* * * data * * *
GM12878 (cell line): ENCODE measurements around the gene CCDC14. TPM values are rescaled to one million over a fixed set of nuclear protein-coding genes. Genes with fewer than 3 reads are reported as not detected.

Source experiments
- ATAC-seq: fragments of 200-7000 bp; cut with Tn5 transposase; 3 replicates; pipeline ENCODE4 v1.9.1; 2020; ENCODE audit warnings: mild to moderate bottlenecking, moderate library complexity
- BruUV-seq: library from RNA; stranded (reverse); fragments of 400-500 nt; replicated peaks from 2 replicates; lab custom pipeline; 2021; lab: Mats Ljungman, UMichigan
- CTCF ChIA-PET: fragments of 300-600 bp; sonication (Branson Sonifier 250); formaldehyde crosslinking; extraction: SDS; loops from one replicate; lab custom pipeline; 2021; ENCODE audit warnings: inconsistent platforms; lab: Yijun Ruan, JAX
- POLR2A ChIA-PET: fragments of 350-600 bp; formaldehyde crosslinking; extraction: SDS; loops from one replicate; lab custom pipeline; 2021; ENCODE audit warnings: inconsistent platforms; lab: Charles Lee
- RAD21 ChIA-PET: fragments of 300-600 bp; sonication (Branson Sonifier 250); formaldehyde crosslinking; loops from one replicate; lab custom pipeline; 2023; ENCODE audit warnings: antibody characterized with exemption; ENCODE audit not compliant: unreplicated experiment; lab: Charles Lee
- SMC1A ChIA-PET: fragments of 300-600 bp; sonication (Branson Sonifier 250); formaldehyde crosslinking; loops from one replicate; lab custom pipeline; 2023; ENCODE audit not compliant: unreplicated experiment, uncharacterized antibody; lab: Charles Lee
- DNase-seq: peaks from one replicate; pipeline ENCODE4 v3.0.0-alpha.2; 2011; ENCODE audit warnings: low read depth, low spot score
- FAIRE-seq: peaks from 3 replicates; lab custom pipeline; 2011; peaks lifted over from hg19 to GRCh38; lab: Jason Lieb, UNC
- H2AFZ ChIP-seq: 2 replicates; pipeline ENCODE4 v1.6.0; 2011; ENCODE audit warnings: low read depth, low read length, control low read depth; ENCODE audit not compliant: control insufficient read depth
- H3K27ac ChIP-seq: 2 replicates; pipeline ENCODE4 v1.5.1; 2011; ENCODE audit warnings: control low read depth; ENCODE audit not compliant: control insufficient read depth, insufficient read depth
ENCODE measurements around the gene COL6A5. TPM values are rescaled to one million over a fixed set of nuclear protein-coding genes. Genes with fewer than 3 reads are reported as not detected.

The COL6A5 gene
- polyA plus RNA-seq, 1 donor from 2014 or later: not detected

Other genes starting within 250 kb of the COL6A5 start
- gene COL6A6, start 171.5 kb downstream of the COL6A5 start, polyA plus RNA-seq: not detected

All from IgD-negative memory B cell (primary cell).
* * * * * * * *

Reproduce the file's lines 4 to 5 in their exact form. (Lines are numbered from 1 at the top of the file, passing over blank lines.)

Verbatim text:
- BruUV-seq: library from RNA; stranded (reverse); fragments of 400-500 nt; replicated peaks from 2 replicates; lab custom pipeline; 2021; lab: Mats Ljungman, UMichigan
- CTCF ChIA-PET: fragments of 300-600 bp; sonication (Branson Sonifier 250); formaldehyde crosslinking; extraction: SDS; loops from one replicate; lab custom pipeline; 2021; ENCODE audit warnings: inconsistent platforms; lab: Yijun Ruan, JAX